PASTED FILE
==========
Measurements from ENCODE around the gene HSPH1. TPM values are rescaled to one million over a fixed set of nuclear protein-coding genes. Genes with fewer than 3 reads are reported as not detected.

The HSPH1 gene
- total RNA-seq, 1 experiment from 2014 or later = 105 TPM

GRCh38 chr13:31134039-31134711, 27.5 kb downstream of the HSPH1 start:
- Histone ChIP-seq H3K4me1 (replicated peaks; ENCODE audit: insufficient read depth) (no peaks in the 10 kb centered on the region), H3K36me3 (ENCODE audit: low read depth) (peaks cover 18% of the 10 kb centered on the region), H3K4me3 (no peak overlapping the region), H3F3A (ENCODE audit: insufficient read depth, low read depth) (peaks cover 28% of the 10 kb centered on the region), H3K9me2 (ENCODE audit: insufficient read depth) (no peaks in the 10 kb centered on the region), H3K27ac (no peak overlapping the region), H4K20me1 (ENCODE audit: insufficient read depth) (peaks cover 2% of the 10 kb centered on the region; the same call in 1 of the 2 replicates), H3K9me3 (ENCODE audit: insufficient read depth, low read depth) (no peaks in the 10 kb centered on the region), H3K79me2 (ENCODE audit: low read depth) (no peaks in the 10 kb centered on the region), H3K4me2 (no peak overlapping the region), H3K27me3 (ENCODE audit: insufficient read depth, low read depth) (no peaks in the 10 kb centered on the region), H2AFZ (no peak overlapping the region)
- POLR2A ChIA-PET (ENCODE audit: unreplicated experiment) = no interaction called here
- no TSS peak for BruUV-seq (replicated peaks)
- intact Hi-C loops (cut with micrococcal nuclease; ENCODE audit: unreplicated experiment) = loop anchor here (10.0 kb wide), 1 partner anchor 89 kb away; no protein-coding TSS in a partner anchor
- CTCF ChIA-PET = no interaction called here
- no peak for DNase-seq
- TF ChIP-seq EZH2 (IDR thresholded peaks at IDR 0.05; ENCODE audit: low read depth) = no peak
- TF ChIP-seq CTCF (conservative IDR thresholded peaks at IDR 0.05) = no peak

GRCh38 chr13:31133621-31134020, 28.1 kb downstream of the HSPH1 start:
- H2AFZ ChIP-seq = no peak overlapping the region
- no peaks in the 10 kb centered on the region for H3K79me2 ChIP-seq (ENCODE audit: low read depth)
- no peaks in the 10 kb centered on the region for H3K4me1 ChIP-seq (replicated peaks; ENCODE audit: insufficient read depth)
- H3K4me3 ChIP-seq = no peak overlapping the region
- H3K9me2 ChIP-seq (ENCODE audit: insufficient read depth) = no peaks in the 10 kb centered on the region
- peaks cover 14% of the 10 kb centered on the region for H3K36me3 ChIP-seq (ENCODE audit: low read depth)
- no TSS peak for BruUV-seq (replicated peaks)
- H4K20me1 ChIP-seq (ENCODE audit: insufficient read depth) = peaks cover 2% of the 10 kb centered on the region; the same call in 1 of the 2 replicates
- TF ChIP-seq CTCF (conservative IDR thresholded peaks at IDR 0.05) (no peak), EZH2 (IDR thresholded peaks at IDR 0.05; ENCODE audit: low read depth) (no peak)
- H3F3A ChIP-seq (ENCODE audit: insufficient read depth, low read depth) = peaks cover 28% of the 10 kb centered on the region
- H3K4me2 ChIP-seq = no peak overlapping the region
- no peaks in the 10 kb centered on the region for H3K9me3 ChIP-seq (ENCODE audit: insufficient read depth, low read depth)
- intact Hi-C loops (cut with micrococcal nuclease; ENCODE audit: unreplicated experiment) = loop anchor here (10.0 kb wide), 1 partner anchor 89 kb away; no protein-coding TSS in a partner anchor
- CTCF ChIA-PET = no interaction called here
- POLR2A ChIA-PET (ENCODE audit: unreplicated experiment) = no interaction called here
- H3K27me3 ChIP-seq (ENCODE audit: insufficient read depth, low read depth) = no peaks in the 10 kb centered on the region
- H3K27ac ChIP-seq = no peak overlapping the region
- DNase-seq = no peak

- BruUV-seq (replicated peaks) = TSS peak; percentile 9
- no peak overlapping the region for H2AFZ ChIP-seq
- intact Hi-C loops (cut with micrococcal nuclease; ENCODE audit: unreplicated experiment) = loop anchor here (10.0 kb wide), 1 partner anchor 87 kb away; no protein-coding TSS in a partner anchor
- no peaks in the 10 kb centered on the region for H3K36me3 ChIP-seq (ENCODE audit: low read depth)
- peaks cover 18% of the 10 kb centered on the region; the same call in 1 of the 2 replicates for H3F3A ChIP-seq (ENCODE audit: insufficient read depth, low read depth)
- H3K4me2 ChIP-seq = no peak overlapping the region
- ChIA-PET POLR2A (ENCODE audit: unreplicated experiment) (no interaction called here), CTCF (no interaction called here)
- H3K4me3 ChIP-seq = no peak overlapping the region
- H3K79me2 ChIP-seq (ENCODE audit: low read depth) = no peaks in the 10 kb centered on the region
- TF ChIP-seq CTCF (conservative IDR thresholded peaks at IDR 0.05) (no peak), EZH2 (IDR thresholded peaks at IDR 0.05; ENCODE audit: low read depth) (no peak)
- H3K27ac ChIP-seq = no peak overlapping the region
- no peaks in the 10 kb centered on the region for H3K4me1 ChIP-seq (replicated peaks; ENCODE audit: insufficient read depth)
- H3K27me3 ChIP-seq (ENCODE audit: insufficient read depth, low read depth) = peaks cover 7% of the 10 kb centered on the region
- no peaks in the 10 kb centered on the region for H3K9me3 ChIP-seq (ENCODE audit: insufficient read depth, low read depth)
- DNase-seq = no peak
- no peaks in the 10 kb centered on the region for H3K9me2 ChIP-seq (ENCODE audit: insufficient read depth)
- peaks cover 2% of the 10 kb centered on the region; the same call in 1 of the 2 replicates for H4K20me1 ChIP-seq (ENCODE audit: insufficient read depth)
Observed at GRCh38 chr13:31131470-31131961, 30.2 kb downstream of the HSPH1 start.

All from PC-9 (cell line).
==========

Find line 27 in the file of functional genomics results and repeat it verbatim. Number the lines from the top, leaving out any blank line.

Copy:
- CTCF ChIA-PET = no interaction called here